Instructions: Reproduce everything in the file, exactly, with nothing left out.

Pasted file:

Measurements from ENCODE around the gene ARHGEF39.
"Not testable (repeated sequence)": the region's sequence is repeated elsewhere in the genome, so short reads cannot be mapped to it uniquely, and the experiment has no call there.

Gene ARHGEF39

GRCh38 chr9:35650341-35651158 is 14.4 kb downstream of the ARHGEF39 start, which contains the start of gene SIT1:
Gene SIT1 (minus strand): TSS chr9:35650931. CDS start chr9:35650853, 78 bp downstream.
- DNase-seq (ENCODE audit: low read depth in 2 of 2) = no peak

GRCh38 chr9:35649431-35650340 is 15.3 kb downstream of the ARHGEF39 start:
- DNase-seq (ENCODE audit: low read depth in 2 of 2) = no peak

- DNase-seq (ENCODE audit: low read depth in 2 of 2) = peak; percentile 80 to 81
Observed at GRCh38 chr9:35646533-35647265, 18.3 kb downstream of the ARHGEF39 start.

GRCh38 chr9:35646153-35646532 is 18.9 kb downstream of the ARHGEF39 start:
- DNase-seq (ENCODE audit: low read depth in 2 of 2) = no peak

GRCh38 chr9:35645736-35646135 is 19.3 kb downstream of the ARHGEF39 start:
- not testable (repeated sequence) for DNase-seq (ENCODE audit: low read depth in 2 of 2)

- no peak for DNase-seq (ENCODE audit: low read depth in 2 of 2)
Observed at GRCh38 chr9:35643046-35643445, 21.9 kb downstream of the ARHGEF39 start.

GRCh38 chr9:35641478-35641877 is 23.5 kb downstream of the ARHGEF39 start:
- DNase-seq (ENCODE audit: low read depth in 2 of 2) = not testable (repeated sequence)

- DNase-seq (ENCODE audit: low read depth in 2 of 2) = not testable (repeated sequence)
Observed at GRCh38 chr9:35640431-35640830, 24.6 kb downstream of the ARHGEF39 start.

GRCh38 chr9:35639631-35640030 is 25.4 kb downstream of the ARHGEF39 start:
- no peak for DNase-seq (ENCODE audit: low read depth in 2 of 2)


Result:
Measurements from ENCODE around the gene ARHGEF39.
"Not testable (repeated sequence)": the region's sequence is repeated elsewhere in the genome, so short reads cannot be mapped to it uniquely, and the experiment has no call there.

Gene ARHGEF39

GRCh38 chr9:35650341-35651158 is 14.4 kb downstream of the ARHGEF39 start, which contains the start of gene SIT1:
Gene SIT1 (minus strand): TSS chr9:35650931. CDS start chr9:35650853, 78 bp downstream.
- DNase-seq (ENCODE audit: low read depth in 2 of 2) = no peak

GRCh38 chr9:35649431-35650340 is 15.3 kb downstream of the ARHGEF39 start:
- DNase-seq (ENCODE audit: low read depth in 2 of 2) = no peak

- DNase-seq (ENCODE audit: low read depth in 2 of 2) = peak; percentile 80 to 81
Observed at GRCh38 chr9:35646533-35647265, 18.3 kb downstream of the ARHGEF39 start.

GRCh38 chr9:35646153-35646532 is 18.9 kb downstream of the ARHGEF39 start:
- DNase-seq (ENCODE audit: low read depth in 2 of 2) = no peak

GRCh38 chr9:35645736-35646135 is 19.3 kb downstream of the ARHGEF39 start:
- not testable (repeated sequence) for DNase-seq (ENCODE audit: low read depth in 2 of 2)

- no peak for DNase-seq (ENCODE audit: low read depth in 2 of 2)
Observed at GRCh38 chr9:35643046-35643445, 21.9 kb downstream of the ARHGEF39 start.

GRCh38 chr9:35641478-35641877 is 23.5 kb downstream of the ARHGEF39 start:
- DNase-seq (ENCODE audit: low read depth in 2 of 2) = not testable (repeated sequence)

- DNase-seq (ENCODE audit: low read depth in 2 of 2) = not testable (repeated sequence)
Observed at GRCh38 chr9:35640431-35640830, 24.6 kb downstream of the ARHGEF39 start.

GRCh38 chr9:35639631-35640030 is 25.4 kb downstream of the ARHGEF39 start:
- no peak for DNase-seq (ENCODE audit: low read depth in 2 of 2)